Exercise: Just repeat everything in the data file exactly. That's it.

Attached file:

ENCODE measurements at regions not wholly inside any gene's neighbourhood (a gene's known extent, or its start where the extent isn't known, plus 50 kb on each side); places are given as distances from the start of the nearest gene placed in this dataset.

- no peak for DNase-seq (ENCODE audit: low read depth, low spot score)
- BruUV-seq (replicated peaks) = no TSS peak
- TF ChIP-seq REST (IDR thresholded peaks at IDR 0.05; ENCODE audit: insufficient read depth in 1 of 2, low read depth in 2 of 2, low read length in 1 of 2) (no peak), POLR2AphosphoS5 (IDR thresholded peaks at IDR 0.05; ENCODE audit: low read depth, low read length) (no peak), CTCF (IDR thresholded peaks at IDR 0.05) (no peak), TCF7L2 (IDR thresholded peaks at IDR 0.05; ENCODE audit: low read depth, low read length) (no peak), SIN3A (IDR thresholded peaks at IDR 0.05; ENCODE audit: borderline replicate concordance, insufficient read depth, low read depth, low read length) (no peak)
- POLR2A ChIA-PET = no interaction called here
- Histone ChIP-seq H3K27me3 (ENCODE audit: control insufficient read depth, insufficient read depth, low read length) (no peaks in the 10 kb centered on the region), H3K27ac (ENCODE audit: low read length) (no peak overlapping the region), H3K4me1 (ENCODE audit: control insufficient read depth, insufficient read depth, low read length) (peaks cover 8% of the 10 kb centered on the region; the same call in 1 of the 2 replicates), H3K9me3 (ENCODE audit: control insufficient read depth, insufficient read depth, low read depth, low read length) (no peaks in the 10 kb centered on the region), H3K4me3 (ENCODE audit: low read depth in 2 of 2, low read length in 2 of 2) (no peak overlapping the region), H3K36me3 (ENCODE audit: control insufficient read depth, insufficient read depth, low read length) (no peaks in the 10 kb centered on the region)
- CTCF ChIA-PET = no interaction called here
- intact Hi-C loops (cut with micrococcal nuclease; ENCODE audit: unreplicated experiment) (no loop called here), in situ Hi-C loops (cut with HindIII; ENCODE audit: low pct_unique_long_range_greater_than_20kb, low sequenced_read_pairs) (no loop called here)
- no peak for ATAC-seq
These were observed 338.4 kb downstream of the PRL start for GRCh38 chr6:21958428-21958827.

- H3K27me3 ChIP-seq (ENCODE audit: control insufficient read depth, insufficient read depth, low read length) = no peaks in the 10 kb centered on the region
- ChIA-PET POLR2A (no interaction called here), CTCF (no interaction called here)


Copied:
ENCODE measurements at regions not wholly inside any gene's neighbourhood (a gene's known extent, or its start where the extent isn't known, plus 50 kb on each side); places are given as distances from the start of the nearest gene placed in this dataset.

- no peak for DNase-seq (ENCODE audit: low read depth, low spot score)
- BruUV-seq (replicated peaks) = no TSS peak
- TF ChIP-seq REST (IDR thresholded peaks at IDR 0.05; ENCODE audit: insufficient read depth in 1 of 2, low read depth in 2 of 2, low read length in 1 of 2) (no peak), POLR2AphosphoS5 (IDR thresholded peaks at IDR 0.05; ENCODE audit: low read depth, low read length) (no peak), CTCF (IDR thresholded peaks at IDR 0.05) (no peak), TCF7L2 (IDR thresholded peaks at IDR 0.05; ENCODE audit: low read depth, low read length) (no peak), SIN3A (IDR thresholded peaks at IDR 0.05; ENCODE audit: borderline replicate concordance, insufficient read depth, low read depth, low read length) (no peak)
- POLR2A ChIA-PET = no interaction called here
- Histone ChIP-seq H3K27me3 (ENCODE audit: control insufficient read depth, insufficient read depth, low read length) (no peaks in the 10 kb centered on the region), H3K27ac (ENCODE audit: low read length) (no peak overlapping the region), H3K4me1 (ENCODE audit: control insufficient read depth, insufficient read depth, low read length) (peaks cover 8% of the 10 kb centered on the region; the same call in 1 of the 2 replicates), H3K9me3 (ENCODE audit: control insufficient read depth, insufficient read depth, low read depth, low read length) (no peaks in the 10 kb centered on the region), H3K4me3 (ENCODE audit: low read depth in 2 of 2, low read length in 2 of 2) (no peak overlapping the region), H3K36me3 (ENCODE audit: control insufficient read depth, insufficient read depth, low read length) (no peaks in the 10 kb centered on the region)
- CTCF ChIA-PET = no interaction called here
- intact Hi-C loops (cut with micrococcal nuclease; ENCODE audit: unreplicated experiment) (no loop called here), in situ Hi-C loops (cut with HindIII; ENCODE audit: low pct_unique_long_range_greater_than_20kb, low sequenced_read_pairs) (no loop called here)
- no peak for ATAC-seq
These were observed 338.4 kb downstream of the PRL start for GRCh38 chr6:21958428-21958827.

- H3K27me3 ChIP-seq (ENCODE audit: control insufficient read depth, insufficient read depth, low read length) = no peaks in the 10 kb centered on the region
- ChIA-PET POLR2A (no interaction called here), CTCF (no interaction called here)